And then the people came. Long, long lines. Happy, joking, laughing people. Beer tops popped, Ghetto punch flowed, and the lines moved slowly past the spaghetti pots. The weather had cooperated, the sky was clear. Linda and I ate our fill, and so did every one else. Cameras, normally sharply proscribed, made an appearance. No one seemed to care: this was Spaghetto, and it would seem unfair to tell someone they could not document this day.
For some reason, someone started tearing up a blue sweatshirt into strips and tying the strips around various portions of people's anatomy. Men, of course, offer a natural place to tie a strip of cloth. It is more difficult with women, and there were gales of laughter as ties slipped off nipples, only to be dived at by men who would gallantly offer to reattach them. Soon, there were blue ties everywhere, and more sweatshirts had to be sacrificed to fill the demand.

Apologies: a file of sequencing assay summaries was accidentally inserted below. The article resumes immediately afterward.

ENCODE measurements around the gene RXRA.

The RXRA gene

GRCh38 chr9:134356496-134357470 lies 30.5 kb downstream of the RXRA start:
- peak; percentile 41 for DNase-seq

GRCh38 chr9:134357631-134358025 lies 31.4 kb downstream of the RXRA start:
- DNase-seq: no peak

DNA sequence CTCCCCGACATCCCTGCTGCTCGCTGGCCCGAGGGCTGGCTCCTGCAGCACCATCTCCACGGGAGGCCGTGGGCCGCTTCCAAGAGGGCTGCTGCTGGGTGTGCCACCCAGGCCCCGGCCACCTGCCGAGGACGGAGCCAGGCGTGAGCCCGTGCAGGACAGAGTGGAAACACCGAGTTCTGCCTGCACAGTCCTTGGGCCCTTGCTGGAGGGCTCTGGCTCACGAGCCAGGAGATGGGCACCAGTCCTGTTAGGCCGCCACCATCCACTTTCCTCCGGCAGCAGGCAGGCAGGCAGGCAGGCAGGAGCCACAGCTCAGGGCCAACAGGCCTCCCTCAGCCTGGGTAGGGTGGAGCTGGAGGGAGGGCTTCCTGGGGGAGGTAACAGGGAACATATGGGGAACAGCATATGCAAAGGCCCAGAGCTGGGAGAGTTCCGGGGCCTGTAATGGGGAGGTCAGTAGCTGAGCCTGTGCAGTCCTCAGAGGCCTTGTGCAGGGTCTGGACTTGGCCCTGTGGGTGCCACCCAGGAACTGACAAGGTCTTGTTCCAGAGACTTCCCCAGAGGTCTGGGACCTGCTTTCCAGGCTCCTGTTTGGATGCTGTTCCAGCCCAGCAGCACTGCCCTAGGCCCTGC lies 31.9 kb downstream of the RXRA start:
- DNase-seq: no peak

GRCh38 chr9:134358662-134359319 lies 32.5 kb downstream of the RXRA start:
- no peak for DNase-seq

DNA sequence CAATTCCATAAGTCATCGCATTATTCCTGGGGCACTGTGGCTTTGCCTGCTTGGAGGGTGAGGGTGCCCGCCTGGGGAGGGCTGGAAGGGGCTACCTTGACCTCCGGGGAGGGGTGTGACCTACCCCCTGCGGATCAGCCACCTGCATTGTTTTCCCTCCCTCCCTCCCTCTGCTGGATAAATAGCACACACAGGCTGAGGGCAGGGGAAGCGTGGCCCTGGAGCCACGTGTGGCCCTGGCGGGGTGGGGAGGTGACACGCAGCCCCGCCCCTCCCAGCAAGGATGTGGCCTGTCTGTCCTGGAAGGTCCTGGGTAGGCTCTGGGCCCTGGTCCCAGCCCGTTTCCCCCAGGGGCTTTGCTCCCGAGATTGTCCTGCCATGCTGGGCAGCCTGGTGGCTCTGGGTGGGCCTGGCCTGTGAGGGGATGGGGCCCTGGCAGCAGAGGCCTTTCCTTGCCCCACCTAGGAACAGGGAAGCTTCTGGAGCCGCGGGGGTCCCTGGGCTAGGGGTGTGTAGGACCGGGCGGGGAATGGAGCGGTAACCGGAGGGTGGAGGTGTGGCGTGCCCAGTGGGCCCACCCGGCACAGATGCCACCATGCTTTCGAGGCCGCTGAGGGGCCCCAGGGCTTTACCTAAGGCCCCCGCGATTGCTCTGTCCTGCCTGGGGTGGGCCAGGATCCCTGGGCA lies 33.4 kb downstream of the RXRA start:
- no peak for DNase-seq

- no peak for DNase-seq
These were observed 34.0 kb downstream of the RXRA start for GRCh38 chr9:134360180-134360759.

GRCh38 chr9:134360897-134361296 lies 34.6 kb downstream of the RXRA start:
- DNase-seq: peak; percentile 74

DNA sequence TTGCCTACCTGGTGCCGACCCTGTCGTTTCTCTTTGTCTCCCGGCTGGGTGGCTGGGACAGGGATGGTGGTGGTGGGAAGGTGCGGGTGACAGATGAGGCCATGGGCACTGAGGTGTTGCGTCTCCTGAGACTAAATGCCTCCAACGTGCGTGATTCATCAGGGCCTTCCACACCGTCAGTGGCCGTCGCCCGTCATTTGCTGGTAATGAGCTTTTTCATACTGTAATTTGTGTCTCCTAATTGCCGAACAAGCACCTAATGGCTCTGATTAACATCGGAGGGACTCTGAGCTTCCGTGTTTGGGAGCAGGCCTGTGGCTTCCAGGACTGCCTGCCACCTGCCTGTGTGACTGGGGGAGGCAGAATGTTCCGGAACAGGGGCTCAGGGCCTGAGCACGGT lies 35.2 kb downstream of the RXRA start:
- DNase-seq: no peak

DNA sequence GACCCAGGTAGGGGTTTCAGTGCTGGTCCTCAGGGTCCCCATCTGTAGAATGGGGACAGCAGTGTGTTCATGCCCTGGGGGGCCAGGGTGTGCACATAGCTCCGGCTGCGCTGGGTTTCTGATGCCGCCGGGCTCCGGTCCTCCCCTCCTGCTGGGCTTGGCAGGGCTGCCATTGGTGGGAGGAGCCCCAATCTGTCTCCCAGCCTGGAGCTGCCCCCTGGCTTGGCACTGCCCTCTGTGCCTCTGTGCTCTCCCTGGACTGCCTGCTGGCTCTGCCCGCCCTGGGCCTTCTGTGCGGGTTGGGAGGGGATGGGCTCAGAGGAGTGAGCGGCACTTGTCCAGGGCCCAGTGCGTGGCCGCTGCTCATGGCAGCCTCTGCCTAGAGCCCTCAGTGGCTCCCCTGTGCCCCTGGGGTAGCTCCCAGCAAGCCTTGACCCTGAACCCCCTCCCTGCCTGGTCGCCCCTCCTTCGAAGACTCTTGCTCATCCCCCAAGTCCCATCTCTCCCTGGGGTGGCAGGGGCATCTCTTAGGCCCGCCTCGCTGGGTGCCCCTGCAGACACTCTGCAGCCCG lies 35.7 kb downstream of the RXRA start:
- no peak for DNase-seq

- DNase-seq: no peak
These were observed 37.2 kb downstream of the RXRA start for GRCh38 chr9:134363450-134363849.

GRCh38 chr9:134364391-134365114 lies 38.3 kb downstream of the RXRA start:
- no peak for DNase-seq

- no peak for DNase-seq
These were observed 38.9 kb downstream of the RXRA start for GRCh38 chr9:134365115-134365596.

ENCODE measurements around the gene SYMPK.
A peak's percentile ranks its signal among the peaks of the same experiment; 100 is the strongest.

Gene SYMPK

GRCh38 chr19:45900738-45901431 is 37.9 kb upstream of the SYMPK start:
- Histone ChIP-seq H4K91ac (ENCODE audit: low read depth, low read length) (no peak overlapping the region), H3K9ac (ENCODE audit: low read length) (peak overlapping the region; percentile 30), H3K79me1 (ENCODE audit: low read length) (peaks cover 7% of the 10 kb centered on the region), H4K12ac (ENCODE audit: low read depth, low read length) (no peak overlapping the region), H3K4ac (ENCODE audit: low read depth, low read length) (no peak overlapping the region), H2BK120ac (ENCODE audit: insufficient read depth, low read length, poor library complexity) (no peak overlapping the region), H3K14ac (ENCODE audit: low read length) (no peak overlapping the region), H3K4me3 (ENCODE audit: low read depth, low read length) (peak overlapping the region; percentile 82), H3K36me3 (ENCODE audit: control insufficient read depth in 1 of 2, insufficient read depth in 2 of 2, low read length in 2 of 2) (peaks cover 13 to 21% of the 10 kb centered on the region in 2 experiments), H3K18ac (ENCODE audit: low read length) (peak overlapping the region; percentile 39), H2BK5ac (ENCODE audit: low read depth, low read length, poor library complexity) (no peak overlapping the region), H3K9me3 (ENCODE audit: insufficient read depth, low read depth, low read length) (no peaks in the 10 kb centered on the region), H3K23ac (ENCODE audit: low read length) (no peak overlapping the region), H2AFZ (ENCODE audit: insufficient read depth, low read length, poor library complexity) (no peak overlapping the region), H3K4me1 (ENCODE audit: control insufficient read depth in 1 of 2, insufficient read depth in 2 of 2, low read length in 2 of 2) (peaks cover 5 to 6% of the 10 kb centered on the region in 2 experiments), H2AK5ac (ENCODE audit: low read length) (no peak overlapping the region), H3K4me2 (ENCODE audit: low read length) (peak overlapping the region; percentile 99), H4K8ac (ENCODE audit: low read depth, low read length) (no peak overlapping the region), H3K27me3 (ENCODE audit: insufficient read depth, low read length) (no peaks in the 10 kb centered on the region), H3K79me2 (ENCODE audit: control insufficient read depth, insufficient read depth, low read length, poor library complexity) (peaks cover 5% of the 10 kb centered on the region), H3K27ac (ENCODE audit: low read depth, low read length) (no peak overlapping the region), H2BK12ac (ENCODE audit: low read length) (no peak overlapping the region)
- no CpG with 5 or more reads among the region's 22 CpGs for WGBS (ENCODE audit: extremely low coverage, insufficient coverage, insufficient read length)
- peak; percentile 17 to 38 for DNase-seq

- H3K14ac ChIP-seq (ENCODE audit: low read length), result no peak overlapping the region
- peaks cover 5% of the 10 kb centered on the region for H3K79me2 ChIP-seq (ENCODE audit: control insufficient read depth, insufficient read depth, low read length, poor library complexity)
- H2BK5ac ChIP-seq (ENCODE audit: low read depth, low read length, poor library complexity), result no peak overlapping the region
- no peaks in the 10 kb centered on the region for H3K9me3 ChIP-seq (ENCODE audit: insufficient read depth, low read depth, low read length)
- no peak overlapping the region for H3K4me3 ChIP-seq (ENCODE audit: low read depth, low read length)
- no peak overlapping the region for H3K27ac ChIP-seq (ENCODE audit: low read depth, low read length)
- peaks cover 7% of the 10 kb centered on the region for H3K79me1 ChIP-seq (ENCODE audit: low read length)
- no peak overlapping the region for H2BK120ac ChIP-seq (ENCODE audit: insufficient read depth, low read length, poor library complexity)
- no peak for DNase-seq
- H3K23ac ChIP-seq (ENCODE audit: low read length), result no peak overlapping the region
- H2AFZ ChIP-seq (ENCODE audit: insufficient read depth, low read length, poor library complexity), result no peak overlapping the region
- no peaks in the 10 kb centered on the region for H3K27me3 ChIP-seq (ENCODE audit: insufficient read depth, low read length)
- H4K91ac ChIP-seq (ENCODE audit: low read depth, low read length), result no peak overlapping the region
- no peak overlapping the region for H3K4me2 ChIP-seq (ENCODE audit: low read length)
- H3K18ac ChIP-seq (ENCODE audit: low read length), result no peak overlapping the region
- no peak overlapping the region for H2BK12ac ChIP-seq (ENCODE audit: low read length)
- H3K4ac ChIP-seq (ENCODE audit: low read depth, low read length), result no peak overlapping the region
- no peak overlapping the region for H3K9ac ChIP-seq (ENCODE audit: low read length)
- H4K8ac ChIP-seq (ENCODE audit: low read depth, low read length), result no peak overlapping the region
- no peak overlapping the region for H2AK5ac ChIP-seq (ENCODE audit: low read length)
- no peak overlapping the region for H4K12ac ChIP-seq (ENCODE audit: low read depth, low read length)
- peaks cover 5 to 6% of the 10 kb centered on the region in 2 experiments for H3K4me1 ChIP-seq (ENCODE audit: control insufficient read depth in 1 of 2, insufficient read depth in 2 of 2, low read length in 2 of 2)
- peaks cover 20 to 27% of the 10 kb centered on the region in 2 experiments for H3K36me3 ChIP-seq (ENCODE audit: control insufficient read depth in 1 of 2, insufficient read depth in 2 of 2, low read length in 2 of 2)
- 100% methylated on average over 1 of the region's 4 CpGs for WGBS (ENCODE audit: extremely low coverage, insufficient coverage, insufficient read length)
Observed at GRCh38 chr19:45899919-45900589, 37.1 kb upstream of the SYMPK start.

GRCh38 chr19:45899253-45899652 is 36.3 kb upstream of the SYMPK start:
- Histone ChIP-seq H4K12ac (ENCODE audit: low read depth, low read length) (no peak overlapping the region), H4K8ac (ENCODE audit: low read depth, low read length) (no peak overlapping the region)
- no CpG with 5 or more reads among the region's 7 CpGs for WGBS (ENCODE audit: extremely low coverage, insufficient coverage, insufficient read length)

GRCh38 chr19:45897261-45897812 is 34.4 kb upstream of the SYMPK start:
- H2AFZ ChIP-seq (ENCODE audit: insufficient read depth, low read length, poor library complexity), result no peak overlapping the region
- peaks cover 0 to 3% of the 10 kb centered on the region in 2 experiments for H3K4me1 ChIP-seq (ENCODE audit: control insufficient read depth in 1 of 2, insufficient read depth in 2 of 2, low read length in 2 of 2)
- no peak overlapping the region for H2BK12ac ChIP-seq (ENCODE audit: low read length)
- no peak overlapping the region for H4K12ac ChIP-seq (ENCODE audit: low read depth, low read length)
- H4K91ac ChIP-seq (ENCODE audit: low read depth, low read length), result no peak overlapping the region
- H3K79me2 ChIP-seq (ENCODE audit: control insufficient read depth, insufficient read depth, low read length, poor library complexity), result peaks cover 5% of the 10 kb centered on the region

And the Ghetto punch flowed.
I don't know how much I ate. Enough to hurt, I know that. And undoubtedly, I drank more Ghetto punch than I should have. The mounds of spaghetti piled in my stomach probably slowed it down some, but I slept very well that night.
It lasted forever, but eventually only we ghetto residents were left. I don't know how we cleaned up. I know that our deck table didn't get returned until the next day, and we thought our cooler was gone forever, but somehow, the field was returned to it's normal state.
Spaghetto in the Ghetto. Once a year is enough.